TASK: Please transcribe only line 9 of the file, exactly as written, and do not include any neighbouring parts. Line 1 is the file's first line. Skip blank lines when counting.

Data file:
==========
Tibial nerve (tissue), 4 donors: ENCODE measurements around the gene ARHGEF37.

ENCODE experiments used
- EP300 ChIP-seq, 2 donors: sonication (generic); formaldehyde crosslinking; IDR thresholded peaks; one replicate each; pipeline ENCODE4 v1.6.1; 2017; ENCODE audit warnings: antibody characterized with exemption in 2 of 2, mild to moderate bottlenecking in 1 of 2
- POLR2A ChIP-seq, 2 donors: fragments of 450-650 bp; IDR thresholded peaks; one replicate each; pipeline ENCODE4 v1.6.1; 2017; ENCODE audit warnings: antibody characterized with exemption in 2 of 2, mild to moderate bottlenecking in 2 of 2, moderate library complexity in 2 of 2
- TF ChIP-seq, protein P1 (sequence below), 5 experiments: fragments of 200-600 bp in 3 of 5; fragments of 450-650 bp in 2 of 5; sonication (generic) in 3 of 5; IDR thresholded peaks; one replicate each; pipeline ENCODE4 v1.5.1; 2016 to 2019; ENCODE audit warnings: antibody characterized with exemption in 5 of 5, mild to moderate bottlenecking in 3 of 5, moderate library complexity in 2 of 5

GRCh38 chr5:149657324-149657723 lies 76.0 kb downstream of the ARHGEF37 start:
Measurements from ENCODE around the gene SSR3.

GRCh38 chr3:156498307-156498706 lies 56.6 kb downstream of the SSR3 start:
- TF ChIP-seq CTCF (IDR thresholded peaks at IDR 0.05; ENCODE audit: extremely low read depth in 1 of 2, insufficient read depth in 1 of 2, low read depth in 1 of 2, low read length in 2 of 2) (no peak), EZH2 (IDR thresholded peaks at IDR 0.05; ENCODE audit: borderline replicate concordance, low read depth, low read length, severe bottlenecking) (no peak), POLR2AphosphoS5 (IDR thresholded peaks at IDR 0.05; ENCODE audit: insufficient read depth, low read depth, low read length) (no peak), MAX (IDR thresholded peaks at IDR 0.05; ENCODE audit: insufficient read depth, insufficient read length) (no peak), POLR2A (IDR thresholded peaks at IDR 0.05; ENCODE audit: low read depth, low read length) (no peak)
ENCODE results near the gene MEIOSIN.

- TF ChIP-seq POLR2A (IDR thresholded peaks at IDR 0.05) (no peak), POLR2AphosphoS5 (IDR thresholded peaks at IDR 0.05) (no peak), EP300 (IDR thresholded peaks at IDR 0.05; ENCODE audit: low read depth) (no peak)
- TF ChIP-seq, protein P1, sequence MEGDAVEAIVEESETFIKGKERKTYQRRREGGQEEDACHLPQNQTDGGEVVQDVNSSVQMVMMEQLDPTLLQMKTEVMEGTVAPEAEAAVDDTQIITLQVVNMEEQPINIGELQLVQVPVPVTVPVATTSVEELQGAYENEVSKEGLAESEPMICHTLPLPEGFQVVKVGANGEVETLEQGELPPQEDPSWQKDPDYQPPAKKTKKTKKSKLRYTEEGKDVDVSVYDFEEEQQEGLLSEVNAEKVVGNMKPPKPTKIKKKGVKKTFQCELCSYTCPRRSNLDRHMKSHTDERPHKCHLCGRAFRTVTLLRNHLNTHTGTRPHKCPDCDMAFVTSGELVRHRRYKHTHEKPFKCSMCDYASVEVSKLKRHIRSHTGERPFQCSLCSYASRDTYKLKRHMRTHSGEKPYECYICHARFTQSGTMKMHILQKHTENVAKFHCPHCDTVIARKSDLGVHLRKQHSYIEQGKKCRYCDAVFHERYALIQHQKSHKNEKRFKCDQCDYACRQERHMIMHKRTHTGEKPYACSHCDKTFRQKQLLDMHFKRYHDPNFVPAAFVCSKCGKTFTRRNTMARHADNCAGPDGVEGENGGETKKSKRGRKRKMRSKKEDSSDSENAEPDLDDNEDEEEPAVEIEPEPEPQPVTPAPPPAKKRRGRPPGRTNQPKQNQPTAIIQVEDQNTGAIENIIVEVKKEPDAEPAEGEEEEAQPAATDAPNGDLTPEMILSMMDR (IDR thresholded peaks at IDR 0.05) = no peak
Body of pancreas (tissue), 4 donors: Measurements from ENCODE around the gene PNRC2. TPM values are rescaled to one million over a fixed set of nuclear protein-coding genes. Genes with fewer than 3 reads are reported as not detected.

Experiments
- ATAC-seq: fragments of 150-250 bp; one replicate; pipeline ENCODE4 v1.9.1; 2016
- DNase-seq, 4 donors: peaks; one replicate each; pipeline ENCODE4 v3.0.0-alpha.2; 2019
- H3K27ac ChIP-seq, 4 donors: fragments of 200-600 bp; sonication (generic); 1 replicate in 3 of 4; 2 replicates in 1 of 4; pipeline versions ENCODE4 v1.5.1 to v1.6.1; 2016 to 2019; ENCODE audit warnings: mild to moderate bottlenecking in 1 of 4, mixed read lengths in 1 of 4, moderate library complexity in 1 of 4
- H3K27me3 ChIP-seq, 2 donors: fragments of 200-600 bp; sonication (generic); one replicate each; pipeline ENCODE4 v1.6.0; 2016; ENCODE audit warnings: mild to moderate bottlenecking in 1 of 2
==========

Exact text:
- TF ChIP-seq CTCF (IDR thresholded peaks at IDR 0.05; ENCODE audit: extremely low read depth in 1 of 2, insufficient read depth in 1 of 2, low read depth in 1 of 2, low read length in 2 of 2) (no peak), EZH2 (IDR thresholded peaks at IDR 0.05; ENCODE audit: borderline replicate concordance, low read depth, low read length, severe bottlenecking) (no peak), POLR2AphosphoS5 (IDR thresholded peaks at IDR 0.05; ENCODE audit: insufficient read depth, low read depth, low read length) (no peak), MAX (IDR thresholded peaks at IDR 0.05; ENCODE audit: insufficient read depth, insufficient read length) (no peak), POLR2A (IDR thresholded peaks at IDR 0.05; ENCODE audit: low read depth, low read length) (no peak)